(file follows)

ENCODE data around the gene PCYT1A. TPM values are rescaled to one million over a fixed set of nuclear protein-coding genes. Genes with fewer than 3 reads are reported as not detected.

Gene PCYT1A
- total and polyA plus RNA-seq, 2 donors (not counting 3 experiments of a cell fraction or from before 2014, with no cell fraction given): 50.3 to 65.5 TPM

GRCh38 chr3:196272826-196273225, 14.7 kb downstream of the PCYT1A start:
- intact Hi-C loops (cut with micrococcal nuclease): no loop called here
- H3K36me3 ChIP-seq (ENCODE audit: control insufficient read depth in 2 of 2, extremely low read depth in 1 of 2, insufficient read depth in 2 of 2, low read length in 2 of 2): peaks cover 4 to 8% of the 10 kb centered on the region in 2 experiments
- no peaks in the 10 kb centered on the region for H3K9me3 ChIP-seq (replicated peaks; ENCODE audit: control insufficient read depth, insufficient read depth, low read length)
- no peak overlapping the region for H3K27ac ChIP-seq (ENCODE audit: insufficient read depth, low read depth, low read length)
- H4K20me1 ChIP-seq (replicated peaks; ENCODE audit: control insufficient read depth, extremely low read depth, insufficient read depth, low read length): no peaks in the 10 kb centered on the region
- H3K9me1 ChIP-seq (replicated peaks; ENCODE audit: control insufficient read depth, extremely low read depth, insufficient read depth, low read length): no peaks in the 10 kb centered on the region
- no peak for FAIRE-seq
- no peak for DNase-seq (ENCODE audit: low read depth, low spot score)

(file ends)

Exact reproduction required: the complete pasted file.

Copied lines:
ENCODE data around the gene PCYT1A. TPM values are rescaled to one million over a fixed set of nuclear protein-coding genes. Genes with fewer than 3 reads are reported as not detected.

Gene PCYT1A
- total and polyA plus RNA-seq, 2 donors (not counting 3 experiments of a cell fraction or from before 2014, with no cell fraction given): 50.3 to 65.5 TPM

GRCh38 chr3:196272826-196273225, 14.7 kb downstream of the PCYT1A start:
- intact Hi-C loops (cut with micrococcal nuclease): no loop called here
- H3K36me3 ChIP-seq (ENCODE audit: control insufficient read depth in 2 of 2, extremely low read depth in 1 of 2, insufficient read depth in 2 of 2, low read length in 2 of 2): peaks cover 4 to 8% of the 10 kb centered on the region in 2 experiments
- no peaks in the 10 kb centered on the region for H3K9me3 ChIP-seq (replicated peaks; ENCODE audit: control insufficient read depth, insufficient read depth, low read length)
- no peak overlapping the region for H3K27ac ChIP-seq (ENCODE audit: insufficient read depth, low read depth, low read length)
- H4K20me1 ChIP-seq (replicated peaks; ENCODE audit: control insufficient read depth, extremely low read depth, insufficient read depth, low read length): no peaks in the 10 kb centered on the region
- H3K9me1 ChIP-seq (replicated peaks; ENCODE audit: control insufficient read depth, extremely low read depth, insufficient read depth, low read length): no peaks in the 10 kb centered on the region
- no peak for FAIRE-seq
- no peak for DNase-seq (ENCODE audit: low read depth, low spot score)